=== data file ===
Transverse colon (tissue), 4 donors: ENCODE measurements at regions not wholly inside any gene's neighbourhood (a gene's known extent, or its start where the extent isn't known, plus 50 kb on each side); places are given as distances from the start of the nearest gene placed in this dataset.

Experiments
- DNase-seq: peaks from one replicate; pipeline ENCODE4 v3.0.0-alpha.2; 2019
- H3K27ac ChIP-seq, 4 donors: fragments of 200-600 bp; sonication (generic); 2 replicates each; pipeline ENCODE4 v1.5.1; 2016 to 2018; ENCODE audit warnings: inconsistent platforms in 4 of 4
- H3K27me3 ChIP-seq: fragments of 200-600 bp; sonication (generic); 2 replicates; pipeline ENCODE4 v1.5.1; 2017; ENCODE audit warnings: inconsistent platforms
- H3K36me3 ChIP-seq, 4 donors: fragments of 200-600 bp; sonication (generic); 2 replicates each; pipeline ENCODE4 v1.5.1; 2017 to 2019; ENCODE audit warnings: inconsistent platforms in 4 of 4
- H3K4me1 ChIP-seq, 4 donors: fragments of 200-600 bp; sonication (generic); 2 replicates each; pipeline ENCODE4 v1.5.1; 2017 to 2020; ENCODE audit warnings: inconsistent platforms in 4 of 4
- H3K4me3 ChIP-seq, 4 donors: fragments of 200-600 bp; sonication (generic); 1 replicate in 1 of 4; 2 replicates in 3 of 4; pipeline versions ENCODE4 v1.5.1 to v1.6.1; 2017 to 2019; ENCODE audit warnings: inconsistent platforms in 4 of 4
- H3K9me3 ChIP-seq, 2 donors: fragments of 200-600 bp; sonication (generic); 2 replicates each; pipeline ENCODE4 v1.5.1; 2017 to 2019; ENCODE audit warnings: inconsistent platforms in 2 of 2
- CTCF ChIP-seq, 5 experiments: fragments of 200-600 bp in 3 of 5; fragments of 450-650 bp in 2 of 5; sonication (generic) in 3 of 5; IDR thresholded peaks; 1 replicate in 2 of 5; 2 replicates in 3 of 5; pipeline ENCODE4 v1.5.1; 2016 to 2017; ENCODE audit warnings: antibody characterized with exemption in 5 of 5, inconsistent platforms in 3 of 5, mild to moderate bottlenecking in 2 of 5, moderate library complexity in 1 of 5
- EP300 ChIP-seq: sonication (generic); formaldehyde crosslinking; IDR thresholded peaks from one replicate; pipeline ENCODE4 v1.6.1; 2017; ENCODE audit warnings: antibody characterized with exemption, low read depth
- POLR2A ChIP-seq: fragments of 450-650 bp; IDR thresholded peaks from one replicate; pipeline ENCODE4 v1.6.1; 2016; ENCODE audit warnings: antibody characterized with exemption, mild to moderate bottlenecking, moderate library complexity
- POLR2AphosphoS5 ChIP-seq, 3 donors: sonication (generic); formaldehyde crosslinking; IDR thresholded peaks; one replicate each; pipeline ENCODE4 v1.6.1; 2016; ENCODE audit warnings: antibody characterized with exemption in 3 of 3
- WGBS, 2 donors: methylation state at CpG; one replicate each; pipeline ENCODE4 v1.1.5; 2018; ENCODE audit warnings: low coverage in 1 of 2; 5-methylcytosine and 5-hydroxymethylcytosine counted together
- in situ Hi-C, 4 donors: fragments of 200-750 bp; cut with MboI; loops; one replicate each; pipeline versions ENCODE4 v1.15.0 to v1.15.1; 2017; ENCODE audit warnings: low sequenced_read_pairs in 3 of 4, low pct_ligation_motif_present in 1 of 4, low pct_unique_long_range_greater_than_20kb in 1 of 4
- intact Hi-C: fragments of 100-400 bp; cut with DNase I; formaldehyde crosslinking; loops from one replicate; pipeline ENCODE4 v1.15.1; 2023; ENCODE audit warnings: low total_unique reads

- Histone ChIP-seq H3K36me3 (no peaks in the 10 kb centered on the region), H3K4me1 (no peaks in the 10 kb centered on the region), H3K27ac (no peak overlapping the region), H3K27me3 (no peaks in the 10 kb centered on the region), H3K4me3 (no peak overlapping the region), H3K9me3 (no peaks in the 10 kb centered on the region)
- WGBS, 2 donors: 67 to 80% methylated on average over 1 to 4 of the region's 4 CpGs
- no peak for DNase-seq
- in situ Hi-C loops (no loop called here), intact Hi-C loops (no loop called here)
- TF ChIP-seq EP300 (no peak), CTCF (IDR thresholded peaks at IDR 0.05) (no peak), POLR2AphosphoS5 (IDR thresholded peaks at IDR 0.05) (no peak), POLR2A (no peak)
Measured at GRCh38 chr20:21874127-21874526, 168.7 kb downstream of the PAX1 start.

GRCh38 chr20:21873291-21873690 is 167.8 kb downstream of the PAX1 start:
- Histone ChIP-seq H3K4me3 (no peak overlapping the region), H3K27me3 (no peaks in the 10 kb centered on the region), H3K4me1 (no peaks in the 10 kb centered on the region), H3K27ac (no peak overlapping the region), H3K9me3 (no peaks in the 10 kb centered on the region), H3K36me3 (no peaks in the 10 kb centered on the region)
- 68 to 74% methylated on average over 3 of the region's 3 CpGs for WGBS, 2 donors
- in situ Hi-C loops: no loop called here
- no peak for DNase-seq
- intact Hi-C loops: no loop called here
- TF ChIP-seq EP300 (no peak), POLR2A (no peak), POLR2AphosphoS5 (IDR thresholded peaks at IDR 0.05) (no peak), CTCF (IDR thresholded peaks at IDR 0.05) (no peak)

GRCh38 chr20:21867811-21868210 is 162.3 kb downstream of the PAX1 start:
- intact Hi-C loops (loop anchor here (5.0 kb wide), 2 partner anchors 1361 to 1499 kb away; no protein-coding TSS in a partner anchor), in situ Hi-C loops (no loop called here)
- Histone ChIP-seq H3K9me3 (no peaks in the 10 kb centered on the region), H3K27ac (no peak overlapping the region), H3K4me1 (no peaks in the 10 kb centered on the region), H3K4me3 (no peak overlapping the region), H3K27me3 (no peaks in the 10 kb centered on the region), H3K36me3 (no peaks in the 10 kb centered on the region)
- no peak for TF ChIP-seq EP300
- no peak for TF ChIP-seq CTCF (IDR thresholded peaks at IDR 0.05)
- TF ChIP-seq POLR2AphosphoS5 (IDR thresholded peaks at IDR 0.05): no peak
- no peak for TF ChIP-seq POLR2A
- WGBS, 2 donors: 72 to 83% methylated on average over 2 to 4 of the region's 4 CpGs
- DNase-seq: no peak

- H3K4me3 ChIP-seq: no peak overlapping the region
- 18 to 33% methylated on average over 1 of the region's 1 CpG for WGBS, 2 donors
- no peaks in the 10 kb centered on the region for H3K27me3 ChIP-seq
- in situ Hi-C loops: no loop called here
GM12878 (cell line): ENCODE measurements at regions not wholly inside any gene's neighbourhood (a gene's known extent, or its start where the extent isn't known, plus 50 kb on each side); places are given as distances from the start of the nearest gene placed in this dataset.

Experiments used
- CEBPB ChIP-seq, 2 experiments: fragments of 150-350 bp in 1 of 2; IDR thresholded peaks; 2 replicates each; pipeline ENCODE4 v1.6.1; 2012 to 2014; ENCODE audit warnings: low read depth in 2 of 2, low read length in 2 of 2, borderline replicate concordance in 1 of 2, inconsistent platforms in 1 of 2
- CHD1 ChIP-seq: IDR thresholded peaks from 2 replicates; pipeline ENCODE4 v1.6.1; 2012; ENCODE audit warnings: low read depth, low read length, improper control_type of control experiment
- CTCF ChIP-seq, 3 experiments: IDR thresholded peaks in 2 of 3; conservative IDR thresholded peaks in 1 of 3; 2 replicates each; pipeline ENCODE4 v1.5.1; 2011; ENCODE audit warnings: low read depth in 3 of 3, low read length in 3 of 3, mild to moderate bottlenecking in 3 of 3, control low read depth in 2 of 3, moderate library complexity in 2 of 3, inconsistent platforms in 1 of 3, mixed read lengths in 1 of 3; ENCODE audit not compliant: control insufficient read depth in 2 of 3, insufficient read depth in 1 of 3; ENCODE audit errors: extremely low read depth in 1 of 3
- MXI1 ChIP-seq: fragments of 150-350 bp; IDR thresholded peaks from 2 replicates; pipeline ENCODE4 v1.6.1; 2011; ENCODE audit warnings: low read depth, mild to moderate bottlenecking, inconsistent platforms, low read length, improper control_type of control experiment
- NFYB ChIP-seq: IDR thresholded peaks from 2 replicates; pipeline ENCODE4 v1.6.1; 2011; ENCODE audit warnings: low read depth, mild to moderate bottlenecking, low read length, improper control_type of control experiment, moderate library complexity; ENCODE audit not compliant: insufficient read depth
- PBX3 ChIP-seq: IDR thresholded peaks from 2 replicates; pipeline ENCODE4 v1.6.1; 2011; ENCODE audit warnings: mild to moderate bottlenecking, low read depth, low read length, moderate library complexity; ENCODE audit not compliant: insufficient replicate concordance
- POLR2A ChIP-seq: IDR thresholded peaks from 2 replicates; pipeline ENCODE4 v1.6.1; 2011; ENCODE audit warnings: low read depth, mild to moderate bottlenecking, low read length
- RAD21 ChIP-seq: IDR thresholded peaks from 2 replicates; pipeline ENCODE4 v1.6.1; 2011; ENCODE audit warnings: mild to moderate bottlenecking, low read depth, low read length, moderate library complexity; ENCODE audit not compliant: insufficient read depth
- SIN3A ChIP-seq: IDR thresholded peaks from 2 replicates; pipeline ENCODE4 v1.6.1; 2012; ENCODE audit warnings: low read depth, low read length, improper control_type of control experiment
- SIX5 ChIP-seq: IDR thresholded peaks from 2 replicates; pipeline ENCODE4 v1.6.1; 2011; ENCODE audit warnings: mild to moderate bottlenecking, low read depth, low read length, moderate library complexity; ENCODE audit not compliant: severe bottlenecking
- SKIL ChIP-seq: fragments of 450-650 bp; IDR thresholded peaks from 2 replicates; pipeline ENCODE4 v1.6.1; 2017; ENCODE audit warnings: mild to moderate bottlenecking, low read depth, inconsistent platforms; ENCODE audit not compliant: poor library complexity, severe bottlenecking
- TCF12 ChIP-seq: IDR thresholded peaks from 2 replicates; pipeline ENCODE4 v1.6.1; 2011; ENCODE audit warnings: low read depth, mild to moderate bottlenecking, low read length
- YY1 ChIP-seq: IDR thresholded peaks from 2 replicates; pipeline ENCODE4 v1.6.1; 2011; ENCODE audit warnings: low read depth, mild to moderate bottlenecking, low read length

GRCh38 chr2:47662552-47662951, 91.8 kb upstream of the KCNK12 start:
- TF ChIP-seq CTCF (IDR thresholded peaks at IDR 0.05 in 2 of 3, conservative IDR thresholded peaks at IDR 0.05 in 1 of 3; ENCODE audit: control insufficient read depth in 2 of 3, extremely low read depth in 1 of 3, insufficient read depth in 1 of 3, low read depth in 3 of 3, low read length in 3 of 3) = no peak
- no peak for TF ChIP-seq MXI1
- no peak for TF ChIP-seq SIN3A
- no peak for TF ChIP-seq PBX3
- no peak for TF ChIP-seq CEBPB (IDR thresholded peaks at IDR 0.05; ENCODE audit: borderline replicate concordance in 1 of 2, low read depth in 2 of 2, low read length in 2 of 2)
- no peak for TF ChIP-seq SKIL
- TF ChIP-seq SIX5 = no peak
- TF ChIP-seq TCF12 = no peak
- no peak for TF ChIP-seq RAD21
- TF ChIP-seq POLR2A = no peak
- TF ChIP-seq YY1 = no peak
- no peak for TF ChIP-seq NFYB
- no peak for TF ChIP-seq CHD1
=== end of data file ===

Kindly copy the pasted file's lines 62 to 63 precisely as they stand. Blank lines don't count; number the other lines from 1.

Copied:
- no peak for TF ChIP-seq PBX3
- no peak for TF ChIP-seq CEBPB (IDR thresholded peaks at IDR 0.05; ENCODE audit: borderline replicate concordance in 1 of 2, low read depth in 2 of 2, low read length in 2 of 2)